Even if he’s not crushing lefties, he is still striking out 7.3% less against them. That ain’t nothin’. Rafael Devers has clearly earned the trust of manager Alex Cora as well. He has been batting second in the lineup throughout July, nestled between Mookie Betts and Xander Bogaerts. That is arguably the tastiest lineup sandwich you can find. While Devers’ breakout is legitimate, there is likely to be some regression. However, even if he’s a .280 hitter the rest of the way instead of a .328 hitter, his R+RBI totals and surprising aggressiveness on the bases (his eight steals this year match his first 179 career games) will continue to buoy his very strong fantasy value.
Ice – Rick Porcello
Whereas everything was unicorns and apricot syrup with Rafael Devers, things are not so peachy (or apricot-y) with Rick Porcello. It doesn’t get much worse than what he’s done over his last three starts: 12 IP, 12.75 ERA, 5.3 K/9, 4.5 BB/9, 2.33 WHIP. That’s enough to make anyone consider rage-dropping him. We know that patience can be a virtue in fantasy baseball though, so do we bail or hold on?
Crazy enough, Porcello is just 30 years old. It seems like he’s been around for 20 years. It’s hard to declare most players non-fantasy entities at that age when they have a track record like Porcello’s. The first foot in the proverbial grave we can find, however, is a tumble in strikeouts. His 7.31 K/9 is his lowest mark since 2014 when he was still with the Tigers. The K% drop coincides with an increase in fastball usage.
As is typical with most starters as they age and lose velocity, Porcello’s fastball usage has been on the decline almost since he moved to Boston in 2015. He’s gone to his slider more frequently since that is his biggest whiff-getter. The state fair corn dog stand is my biggest whiff-getter, but that’s another subject entirely. In 2019, as he has gone back to more fastball usage, the strikeouts have fallen as a result.
Rick Porcello’s walk rate is also the highest of his career, even as it sits at just 2.80 BB/9. That’s a great walk rate for most pitchers, but Porcello needs his command to be on point for success since he doesn’t have wipeout stuff. The good news is his 67% first-pitch strike rate is top-10 in the league. The bad news is his 45.4% zone rate is down substantially from his glory days of 49%. It’s not an egregious drop from his 46.3% 2018 mark, but it’s not encouraging.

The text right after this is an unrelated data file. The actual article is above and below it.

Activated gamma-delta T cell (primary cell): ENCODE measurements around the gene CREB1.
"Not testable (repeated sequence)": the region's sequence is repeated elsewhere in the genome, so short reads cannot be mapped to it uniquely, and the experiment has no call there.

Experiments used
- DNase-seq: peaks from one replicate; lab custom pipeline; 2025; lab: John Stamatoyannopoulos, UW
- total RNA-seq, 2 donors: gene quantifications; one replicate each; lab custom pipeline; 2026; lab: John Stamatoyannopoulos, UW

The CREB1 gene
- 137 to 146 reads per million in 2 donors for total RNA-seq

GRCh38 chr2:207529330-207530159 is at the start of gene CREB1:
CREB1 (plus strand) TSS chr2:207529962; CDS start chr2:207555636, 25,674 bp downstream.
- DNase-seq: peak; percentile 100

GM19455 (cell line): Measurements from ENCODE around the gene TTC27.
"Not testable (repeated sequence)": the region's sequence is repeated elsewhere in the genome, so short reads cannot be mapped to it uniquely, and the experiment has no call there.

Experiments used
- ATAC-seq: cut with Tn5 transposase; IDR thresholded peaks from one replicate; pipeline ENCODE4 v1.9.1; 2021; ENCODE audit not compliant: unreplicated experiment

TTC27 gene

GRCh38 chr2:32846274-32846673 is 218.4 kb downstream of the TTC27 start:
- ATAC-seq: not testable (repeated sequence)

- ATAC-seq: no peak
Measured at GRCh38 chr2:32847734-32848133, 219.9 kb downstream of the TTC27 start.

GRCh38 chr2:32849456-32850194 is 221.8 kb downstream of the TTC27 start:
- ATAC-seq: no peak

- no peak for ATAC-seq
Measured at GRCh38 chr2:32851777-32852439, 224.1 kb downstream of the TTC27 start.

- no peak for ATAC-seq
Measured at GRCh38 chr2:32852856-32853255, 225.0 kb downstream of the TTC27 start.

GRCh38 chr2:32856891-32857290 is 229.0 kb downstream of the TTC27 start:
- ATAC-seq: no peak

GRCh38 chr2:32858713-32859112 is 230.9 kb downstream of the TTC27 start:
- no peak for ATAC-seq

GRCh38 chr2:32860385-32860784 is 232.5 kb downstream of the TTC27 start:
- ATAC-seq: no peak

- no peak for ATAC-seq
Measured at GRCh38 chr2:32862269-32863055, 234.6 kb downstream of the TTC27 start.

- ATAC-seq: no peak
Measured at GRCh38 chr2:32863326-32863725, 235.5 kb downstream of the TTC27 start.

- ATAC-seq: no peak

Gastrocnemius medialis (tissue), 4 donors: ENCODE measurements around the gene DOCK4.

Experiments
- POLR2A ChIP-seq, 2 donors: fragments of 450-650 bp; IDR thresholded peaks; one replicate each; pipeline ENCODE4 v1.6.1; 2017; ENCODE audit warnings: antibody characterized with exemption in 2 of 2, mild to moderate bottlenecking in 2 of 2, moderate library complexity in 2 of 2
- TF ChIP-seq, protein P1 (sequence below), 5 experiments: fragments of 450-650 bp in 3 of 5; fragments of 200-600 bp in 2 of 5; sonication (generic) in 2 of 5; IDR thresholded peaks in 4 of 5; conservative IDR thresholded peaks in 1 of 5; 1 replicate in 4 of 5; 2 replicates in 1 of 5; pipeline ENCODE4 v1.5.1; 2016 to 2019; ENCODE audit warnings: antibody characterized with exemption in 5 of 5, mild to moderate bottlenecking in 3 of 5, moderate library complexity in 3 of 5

Also not encouraging is his barrel rate. He’s yielded at 10.1% barrel rate, which is far and away the worst mark of his career. His 33 barrels allowed are second-most in MLB behind only Mike Leake. Taking that into consideration, Rick Porcello is a bit fortunate to have a .307 BABIP and 11.3% HR/FB. Frankly, things aren’t looking great in general for Porcello’s near future. He could reclaim some of his value by going back to the slider a bit more, and his command isn’t that far off. When you’re squinting just to see a league-average pitcher though, you’re not looking at a pitcher who is a must-own in standard mixed leagues.
Nathan Dokken is a member of the FSWA and has had his work featured in numerous books and magazines. He has also appeared on many podcasts and radio shows and hosts the Nasty Cast and Fantrax Dynasty Baseball podcasts. His written work can be found exclusively at Fantrax HQ, and his personal thoughts and opinions can be found on Twitter @NathanDokken.